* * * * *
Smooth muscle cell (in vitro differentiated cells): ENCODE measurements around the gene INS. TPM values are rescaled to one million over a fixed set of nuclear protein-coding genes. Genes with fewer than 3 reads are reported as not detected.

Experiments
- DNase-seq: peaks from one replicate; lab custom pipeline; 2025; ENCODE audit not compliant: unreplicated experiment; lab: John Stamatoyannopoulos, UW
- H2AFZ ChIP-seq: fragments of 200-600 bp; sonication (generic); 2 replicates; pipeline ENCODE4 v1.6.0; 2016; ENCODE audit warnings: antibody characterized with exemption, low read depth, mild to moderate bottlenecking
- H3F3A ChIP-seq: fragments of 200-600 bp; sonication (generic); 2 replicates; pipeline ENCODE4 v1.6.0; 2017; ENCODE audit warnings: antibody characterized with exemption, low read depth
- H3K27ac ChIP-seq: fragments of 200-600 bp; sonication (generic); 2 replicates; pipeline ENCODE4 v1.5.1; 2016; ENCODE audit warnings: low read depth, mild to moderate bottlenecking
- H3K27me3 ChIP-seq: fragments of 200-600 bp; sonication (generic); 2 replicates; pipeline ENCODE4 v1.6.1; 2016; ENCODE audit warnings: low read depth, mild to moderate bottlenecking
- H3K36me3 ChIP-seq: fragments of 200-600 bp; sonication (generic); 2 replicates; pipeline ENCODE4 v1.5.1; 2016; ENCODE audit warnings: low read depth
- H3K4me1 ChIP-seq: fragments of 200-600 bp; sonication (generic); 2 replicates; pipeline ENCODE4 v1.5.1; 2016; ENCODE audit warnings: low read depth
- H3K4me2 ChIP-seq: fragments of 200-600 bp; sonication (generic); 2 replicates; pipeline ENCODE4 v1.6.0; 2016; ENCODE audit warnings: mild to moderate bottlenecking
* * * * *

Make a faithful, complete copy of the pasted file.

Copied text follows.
Smooth muscle cell (in vitro differentiated cells): ENCODE measurements around the gene INS. TPM values are rescaled to one million over a fixed set of nuclear protein-coding genes. Genes with fewer than 3 reads are reported as not detected.

Experiments
- DNase-seq: peaks from one replicate; lab custom pipeline; 2025; ENCODE audit not compliant: unreplicated experiment; lab: John Stamatoyannopoulos, UW
- H2AFZ ChIP-seq: fragments of 200-600 bp; sonication (generic); 2 replicates; pipeline ENCODE4 v1.6.0; 2016; ENCODE audit warnings: antibody characterized with exemption, low read depth, mild to moderate bottlenecking
- H3F3A ChIP-seq: fragments of 200-600 bp; sonication (generic); 2 replicates; pipeline ENCODE4 v1.6.0; 2017; ENCODE audit warnings: antibody characterized with exemption, low read depth
- H3K27ac ChIP-seq: fragments of 200-600 bp; sonication (generic); 2 replicates; pipeline ENCODE4 v1.5.1; 2016; ENCODE audit warnings: low read depth, mild to moderate bottlenecking
- H3K27me3 ChIP-seq: fragments of 200-600 bp; sonication (generic); 2 replicates; pipeline ENCODE4 v1.6.1; 2016; ENCODE audit warnings: low read depth, mild to moderate bottlenecking
- H3K36me3 ChIP-seq: fragments of 200-600 bp; sonication (generic); 2 replicates; pipeline ENCODE4 v1.5.1; 2016; ENCODE audit warnings: low read depth
- H3K4me1 ChIP-seq: fragments of 200-600 bp; sonication (generic); 2 replicates; pipeline ENCODE4 v1.5.1; 2016; ENCODE audit warnings: low read depth
- H3K4me2 ChIP-seq: fragments of 200-600 bp; sonication (generic); 2 replicates; pipeline ENCODE4 v1.6.0; 2016; ENCODE audit warnings: mild to moderate bottlenecking